In the run-up to the regional ASEAN India Pravasi Bharatiya Divas (PBD), Connected to India asks Dr Kanti Bajpai, Professor at Lee Kuan Yew School of Public Policy, to highlight India’s relations with South East Asia and the growing popularity of PBD.
“A lot of economic, technological and cultural power is moving East.” he said. Dr Bajpai holds the post of Director, Centre on Asia and Globalisation and Wilmar Professor of Asian Studies at the university “There is a greater understanding among Indian diplomacy that the South East Asian region is impressive, and the overseas Indian communities here have done very well,” he said.
India’s interactions at ASEAN level have been important to India for over two decades when there were signs that India wanted to open relations with ASEAN.
“Recently, Indian Prime Minister Narendra Modi has said, we’re not just going to look east, but also Act East,” Dr Bajpai added. “ASEAN sits between many power centres; China, India, Japan and the United States. What ASEAN represents is an ability to deal with them and not allow the region to be dominated by anyone. It’s a vehicle for maintaining a balance between the big powers and ASEAN.”
ASEAN provides a political space where India can engage with other world powers, without anyone becoming too dominant. With robust ASEAN economies like Singapore, fast developing countries like Vietnam, Indonesia, Myanmar among others, there is extensive economic interests in maintaining relations.
Last but not the least India has strong historical and cultural links with so many of the countries, which adds a dimension of soft power.
Trade and investment with ASEAN have increased over the years. As of now, it is India's fourth largest trading partner. India's trade with ASEAN has increased to USD70 billion in 2016-17, according to Indian government figures.
India's relationship with ASEAN is a key pillar of foreign policy and the foundation of the Act East Policy. The upgradation of the relationship into a Strategic Partnership in 2012 was a natural progression to the ground covered since India became a Sectoral Partner of the ASEAN in 1992, Dialogue Partner in 1996 and Summit Level Partner in 2002. There are, in total, 30 Dialogue Mechanisms between India and ASEAN, cutting across various sectors.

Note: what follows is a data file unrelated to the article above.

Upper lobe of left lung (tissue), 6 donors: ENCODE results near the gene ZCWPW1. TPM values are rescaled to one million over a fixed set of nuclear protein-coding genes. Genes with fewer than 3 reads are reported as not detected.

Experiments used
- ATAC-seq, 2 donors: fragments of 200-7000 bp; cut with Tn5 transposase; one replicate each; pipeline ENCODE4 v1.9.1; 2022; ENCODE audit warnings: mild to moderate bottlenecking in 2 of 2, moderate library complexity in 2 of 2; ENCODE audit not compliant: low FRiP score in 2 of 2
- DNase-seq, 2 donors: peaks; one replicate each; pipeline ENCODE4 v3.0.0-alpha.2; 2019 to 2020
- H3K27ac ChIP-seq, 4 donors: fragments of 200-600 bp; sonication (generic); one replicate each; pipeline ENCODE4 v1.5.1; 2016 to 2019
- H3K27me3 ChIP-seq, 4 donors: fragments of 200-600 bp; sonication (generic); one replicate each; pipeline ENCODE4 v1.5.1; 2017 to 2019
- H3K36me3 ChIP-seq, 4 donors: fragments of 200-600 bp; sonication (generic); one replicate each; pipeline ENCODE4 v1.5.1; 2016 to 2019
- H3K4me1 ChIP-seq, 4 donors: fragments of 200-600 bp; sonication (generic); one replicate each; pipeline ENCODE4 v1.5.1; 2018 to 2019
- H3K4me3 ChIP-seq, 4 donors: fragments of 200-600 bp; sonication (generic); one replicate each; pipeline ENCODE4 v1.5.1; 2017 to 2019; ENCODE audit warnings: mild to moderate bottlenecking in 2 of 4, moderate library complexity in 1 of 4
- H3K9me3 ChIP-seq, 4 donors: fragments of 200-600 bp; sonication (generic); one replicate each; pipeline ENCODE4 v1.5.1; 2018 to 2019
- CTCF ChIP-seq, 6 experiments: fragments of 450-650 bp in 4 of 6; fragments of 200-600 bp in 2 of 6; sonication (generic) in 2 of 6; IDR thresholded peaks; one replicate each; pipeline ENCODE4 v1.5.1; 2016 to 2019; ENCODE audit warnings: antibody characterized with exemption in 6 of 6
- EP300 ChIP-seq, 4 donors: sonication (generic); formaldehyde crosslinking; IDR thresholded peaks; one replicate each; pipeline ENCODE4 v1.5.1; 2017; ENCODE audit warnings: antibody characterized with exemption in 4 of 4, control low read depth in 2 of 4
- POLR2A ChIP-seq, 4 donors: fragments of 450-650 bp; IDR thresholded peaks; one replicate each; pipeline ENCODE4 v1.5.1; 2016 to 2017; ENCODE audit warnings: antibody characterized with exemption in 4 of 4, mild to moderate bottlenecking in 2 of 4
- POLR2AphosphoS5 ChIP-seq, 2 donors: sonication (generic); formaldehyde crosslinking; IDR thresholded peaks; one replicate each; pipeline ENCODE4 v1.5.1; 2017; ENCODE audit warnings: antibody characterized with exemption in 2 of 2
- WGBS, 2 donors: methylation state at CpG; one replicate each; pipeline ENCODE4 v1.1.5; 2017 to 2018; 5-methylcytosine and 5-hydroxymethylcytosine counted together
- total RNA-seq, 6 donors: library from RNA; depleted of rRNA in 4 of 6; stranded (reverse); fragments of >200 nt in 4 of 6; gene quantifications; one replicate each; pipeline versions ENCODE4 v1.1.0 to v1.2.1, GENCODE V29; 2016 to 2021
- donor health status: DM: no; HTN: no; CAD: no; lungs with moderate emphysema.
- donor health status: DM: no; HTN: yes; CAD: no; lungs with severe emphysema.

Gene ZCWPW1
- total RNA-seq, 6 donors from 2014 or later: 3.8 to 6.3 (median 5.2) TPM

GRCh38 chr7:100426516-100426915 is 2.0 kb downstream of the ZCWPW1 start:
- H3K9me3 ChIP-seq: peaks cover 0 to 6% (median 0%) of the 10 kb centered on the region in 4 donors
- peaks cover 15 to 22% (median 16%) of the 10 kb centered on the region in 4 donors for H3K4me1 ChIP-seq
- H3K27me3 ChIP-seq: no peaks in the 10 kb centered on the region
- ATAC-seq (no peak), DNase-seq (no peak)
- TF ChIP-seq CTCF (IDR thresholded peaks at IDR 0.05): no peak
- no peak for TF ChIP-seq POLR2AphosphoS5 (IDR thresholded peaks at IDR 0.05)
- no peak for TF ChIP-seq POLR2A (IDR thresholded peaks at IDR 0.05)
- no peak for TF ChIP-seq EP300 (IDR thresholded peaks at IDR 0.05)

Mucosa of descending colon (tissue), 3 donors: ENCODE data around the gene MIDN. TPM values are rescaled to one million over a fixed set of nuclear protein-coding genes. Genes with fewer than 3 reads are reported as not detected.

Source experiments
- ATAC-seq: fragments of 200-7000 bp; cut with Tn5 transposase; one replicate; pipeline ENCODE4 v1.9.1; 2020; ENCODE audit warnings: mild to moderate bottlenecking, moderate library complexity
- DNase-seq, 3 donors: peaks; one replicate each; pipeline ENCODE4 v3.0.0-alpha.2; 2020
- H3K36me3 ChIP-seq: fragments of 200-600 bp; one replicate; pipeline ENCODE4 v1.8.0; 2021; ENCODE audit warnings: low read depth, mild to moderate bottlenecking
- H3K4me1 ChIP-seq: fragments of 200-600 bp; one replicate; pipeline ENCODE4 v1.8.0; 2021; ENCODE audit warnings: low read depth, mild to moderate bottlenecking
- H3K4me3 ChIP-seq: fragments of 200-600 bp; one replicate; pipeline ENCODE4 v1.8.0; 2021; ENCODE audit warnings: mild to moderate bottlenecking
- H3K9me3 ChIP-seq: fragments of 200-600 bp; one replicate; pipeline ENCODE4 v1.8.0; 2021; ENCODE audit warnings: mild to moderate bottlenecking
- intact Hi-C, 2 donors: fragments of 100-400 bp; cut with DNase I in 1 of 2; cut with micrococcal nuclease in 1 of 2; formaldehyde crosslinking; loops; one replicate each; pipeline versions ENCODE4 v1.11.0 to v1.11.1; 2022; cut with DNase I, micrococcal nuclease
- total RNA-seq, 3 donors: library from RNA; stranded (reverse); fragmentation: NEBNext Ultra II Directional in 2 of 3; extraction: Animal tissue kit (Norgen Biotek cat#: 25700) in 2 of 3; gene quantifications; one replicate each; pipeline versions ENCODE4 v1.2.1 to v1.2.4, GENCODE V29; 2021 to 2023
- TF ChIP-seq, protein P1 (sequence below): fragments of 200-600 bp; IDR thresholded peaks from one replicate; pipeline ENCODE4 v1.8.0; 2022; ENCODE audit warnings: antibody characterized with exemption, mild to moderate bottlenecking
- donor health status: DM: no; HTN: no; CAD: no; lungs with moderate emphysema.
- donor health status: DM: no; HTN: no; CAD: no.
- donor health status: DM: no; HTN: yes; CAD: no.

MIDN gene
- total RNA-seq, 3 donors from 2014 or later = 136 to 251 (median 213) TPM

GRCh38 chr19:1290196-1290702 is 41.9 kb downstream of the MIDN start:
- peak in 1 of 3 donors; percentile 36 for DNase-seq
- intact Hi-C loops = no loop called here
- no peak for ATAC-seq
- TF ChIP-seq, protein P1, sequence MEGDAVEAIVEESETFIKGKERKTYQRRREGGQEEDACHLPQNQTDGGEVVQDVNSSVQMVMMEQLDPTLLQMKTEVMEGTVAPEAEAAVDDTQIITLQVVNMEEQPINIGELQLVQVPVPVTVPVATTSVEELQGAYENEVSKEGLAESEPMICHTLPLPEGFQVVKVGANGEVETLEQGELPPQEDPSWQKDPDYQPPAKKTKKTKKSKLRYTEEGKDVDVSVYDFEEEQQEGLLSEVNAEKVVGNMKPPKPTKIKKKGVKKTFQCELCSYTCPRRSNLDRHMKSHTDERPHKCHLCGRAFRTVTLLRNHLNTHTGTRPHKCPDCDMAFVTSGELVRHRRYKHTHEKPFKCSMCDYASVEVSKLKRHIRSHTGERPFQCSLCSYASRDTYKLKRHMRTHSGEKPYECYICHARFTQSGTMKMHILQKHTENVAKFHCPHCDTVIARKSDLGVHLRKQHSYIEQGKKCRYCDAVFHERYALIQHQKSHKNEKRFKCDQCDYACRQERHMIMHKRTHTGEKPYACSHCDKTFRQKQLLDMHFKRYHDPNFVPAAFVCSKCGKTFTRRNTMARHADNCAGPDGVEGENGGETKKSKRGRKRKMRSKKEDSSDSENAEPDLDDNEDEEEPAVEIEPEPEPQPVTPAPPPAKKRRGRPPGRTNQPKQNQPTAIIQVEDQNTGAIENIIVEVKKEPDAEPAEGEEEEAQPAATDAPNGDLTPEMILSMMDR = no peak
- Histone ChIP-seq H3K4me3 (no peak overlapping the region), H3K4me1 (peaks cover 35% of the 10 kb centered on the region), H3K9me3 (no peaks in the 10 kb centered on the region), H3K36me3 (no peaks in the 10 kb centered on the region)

Pravasi Bharatiya Divas
Touching on the event that is scheduled for January 6 and 7, 2018 in Singapore, Dr Bajpai said that both China and India are keeping an eye on the affairs of their diaspora in recent times and that the countries in the region are aware that New Delhi is interested in overseas Indians.
“Hosting the PBD here will draw attention to the contributions of the South East Asian Indian diaspora and their contributions and achievements. It’s a nice idea to have it in South East Asia. For economic, political and cultural reasons, it can be very important to show that India is a political influence in the region,” he said.
Recounting the history of Pravasi Bharatiya Divas, he added, “PBD has been around since India opened up the economy, but it was BJP PM Atal Behari Vajpayee in 2003 who first gave expression to the event. The PBD is a showcase of the overseas’ community’s taking pride in being Indian. It was inevitable in a way. When a country rises in power, the overseas community is going to be proud of their home country’s success. When India’s economic stock rose in the world, Vajpayee ran with it, and Modi has carried it on to another level.”
Modi represents new confident India
“Narendra Modi represents the new, confident India that the diaspora is proud of and wants to see,” says Dr Bajpai, in response to why is PM Modi so popular with Indian diaspora worldwide. His last address in Singapore on November 24, 2015 was attended by over 18,000 people.
“The PM’s body language and statements highlight his comfort with power, which also sends the message that India is comfortable with its power. With Narendra Modi, the man is the message. He bristles with energy, and more than the official events and India’s foreign policy, Modi represents the new India which is what they want to see. His technocratic approach to problem-solving struck a chord with the diaspora. He also exudes a confidence and spontaneity that overseas Indians find impressive.”
Dr Bajpai added that another reason for Modi’s foreign success is that he’s much more overt in displaying pride in Indian culture, and projects an image that is attractive to the overseas Indian. “They want to see a PM who looks dignified and sharp, speaks well and typifies the new India,” he added.
He also pointed out that Modi has made a shift from a political-based engagement with South East Asia to one that has added a dimension of a military coalition.
“Under Modi’s leadership, India has decided to look closely into relationships with those countries in East Asia who have military capabilities like Japan, Vietnam, Australia and the United States. This is primarily to serve as a balance against Chinese power here,” he said.
“On the whole, the Modi government has hit just the right note in dealing with overseas Indians, especially in South East Asia. I don’t think any previous government has made such a big outreach to Indians abroad,” he added.